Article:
I just started reading James Martin, S.J.’s newest book, Between Heaven and Mirth: Why Joy, Humor and Laughter are at the Heart of the Spiritual Life.
I was excited as soon as I saw this book being advertised, for I have long bemoaned what Martin himself has experienced – that “many professional religious people (priests, ministers, rabbis, and the like) as well as some devout believers in general give te impression that being religious means being dour, serious, or even grumpy.” Certainly not all – I know many religious and lay that are joyful people…but also far too many that fit Martin’s description.
Martin begins by talking about the meanings of humor, laughter and joy from both secular and religious perspectives. As to humor and laughter, there is no significant difference in the secular and religiuos approaches.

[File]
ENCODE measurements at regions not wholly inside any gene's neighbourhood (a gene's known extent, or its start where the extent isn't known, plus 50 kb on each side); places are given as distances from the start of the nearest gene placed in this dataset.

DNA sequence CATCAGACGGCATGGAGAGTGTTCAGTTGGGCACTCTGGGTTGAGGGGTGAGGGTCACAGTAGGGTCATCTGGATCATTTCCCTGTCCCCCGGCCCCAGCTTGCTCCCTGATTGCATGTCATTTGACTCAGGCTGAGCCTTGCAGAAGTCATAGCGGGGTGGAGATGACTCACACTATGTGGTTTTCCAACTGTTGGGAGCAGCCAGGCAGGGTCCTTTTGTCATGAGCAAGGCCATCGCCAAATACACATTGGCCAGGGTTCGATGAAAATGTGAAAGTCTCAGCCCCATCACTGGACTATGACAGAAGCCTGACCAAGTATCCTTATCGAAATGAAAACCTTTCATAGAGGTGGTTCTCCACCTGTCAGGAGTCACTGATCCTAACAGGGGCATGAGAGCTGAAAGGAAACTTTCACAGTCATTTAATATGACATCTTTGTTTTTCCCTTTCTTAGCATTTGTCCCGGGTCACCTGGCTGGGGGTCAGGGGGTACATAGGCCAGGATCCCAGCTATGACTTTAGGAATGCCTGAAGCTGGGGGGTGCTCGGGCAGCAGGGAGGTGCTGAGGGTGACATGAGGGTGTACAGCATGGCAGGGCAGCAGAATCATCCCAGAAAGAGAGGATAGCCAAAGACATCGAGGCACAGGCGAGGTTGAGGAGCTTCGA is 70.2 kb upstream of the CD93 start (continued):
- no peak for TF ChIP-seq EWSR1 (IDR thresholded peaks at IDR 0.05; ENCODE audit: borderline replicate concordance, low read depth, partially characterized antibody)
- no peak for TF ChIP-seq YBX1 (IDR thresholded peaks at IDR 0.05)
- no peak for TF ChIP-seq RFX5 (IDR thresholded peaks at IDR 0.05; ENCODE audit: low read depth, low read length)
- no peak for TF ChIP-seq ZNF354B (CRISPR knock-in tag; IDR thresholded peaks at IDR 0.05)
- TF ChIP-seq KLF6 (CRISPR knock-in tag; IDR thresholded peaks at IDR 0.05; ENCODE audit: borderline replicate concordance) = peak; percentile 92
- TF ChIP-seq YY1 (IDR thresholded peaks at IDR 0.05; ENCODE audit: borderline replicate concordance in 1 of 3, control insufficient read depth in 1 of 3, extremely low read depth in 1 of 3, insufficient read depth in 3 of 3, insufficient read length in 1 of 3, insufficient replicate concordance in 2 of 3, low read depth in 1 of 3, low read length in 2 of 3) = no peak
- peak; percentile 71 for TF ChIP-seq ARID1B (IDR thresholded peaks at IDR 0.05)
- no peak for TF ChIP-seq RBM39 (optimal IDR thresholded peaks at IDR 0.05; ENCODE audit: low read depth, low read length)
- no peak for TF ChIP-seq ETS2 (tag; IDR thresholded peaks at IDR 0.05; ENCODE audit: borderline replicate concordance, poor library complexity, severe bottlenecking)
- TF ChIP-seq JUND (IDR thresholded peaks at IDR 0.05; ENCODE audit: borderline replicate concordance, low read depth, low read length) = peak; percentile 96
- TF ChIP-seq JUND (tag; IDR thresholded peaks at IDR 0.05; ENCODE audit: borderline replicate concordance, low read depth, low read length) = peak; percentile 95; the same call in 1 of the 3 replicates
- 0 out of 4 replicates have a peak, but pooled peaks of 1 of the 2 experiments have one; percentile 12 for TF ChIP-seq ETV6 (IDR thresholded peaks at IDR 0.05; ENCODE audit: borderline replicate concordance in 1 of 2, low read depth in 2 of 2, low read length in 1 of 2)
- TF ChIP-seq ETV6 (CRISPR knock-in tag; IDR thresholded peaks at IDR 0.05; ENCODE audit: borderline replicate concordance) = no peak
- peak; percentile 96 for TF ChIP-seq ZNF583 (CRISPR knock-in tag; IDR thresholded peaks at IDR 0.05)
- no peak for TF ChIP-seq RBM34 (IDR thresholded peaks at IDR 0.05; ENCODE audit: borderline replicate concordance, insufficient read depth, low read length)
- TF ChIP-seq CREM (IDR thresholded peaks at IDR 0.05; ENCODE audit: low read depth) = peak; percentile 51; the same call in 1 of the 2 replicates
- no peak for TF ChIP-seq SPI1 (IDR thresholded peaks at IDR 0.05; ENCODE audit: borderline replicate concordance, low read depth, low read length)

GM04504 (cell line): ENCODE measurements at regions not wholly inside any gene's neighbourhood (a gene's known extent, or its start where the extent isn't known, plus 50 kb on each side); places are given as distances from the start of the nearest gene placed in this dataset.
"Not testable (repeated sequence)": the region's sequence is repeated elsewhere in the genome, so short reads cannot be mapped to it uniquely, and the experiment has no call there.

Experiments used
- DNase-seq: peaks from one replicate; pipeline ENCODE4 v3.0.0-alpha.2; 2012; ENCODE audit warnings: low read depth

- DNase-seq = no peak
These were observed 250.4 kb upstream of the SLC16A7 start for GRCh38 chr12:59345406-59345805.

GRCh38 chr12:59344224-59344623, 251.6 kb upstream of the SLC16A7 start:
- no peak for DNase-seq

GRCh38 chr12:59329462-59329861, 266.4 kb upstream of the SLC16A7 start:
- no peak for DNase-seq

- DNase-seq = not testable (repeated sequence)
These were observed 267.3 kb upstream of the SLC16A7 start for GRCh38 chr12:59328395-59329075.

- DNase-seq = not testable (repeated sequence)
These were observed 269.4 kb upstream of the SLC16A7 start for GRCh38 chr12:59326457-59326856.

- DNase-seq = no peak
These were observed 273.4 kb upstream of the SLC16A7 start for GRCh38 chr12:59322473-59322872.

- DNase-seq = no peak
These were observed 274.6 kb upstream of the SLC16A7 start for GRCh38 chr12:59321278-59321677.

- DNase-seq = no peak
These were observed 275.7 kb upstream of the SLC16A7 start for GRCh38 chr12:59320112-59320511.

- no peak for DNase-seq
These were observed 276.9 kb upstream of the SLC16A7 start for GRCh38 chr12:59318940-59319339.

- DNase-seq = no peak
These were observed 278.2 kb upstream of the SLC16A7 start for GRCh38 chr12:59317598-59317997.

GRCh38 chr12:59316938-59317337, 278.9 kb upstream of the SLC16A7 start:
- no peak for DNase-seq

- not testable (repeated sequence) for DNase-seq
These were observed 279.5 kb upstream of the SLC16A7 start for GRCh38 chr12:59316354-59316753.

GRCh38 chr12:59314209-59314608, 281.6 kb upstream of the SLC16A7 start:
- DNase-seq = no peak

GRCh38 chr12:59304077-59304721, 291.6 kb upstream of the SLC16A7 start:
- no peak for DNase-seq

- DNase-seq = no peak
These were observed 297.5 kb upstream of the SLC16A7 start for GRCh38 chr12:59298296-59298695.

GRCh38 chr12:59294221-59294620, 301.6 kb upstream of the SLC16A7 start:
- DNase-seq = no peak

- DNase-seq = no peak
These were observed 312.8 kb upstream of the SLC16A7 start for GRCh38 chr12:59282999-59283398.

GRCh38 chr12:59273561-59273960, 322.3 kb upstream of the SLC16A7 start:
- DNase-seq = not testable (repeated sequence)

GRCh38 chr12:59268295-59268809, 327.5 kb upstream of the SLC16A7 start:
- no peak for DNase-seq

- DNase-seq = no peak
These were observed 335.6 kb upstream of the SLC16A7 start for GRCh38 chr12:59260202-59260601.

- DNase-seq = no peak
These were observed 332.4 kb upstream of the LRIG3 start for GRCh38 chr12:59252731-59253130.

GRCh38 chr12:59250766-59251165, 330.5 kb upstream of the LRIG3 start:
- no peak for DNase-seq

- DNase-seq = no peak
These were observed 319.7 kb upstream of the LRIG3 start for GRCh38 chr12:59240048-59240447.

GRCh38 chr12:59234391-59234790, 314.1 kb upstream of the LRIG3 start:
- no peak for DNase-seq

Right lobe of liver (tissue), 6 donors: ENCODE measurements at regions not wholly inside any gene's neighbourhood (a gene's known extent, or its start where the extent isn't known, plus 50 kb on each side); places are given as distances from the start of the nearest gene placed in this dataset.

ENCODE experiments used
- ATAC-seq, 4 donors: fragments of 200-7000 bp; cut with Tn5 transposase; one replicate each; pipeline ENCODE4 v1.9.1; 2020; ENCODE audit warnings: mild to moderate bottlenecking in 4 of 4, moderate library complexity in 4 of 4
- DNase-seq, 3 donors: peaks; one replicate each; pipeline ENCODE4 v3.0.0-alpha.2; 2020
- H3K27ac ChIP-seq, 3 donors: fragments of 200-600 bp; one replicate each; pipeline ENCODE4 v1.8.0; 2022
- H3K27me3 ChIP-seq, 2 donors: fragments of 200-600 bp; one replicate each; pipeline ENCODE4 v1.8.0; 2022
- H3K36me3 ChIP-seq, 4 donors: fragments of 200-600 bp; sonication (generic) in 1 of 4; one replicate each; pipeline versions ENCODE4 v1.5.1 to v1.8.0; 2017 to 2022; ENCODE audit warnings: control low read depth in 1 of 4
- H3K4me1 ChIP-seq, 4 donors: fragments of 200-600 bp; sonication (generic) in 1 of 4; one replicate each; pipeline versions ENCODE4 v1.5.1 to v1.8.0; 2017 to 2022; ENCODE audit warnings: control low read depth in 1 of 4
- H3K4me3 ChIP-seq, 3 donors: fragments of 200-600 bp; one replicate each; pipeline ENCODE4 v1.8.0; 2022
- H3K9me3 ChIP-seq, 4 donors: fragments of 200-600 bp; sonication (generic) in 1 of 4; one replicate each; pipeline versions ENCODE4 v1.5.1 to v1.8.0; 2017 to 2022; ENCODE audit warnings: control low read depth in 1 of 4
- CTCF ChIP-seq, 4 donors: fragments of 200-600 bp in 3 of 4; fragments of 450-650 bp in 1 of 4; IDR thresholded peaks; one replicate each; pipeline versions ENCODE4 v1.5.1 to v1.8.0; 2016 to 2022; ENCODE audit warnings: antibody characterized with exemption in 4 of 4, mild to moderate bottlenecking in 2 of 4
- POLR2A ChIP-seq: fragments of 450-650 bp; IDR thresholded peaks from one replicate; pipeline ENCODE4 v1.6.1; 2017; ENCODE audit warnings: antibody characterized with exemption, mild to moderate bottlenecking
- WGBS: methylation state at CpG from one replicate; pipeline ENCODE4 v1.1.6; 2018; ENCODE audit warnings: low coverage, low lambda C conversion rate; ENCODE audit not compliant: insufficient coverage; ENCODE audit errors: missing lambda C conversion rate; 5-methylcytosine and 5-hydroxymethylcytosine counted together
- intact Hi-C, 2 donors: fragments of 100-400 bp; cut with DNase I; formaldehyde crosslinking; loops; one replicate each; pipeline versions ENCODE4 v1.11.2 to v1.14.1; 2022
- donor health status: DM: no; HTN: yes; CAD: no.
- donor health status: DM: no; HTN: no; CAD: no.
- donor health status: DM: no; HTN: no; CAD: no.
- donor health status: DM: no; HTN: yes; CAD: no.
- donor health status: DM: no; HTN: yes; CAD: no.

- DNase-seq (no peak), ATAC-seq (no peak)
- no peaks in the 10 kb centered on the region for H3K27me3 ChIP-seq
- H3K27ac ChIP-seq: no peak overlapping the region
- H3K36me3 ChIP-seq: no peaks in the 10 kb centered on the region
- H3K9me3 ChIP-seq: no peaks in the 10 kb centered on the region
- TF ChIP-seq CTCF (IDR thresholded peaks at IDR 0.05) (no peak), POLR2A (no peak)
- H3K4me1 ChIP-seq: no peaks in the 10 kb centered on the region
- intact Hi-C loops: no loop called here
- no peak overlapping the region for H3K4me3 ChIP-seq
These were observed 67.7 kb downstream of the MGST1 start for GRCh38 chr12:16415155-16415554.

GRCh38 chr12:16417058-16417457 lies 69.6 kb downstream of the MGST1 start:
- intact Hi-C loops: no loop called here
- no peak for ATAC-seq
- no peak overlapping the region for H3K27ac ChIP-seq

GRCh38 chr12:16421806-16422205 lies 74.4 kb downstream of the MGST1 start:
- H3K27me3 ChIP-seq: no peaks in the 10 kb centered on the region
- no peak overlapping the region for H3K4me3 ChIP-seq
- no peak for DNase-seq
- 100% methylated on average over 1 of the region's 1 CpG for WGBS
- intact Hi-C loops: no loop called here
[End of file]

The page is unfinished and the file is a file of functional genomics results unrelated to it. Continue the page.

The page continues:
With respect to joy, however, the religious understanding is very different from the secular one. Martin writes,
Joy is not simply a fleeting feeling or an evanescent emotion; it is a deep-seated result of one’s connection to God. Although the more secular defintiion of joy may sometimes describe one’s emotional response to an object or event, wonderful though it may be (a new job, for example), religious joy is always about a relationship. Joy has an object and that object is God.
Understood that way, it is not difficult to understand why we see joy on the faces of so many holy people – I think of the way St. Francis is often described, or of my own experience meeting the Dalai Lama. It is also easy to undertsand why joy is one of the traditional fruits of the Holy spirit – a gift, Martin suggests, we ignore at our peril.
I’m looking forward to reading the rest of this book.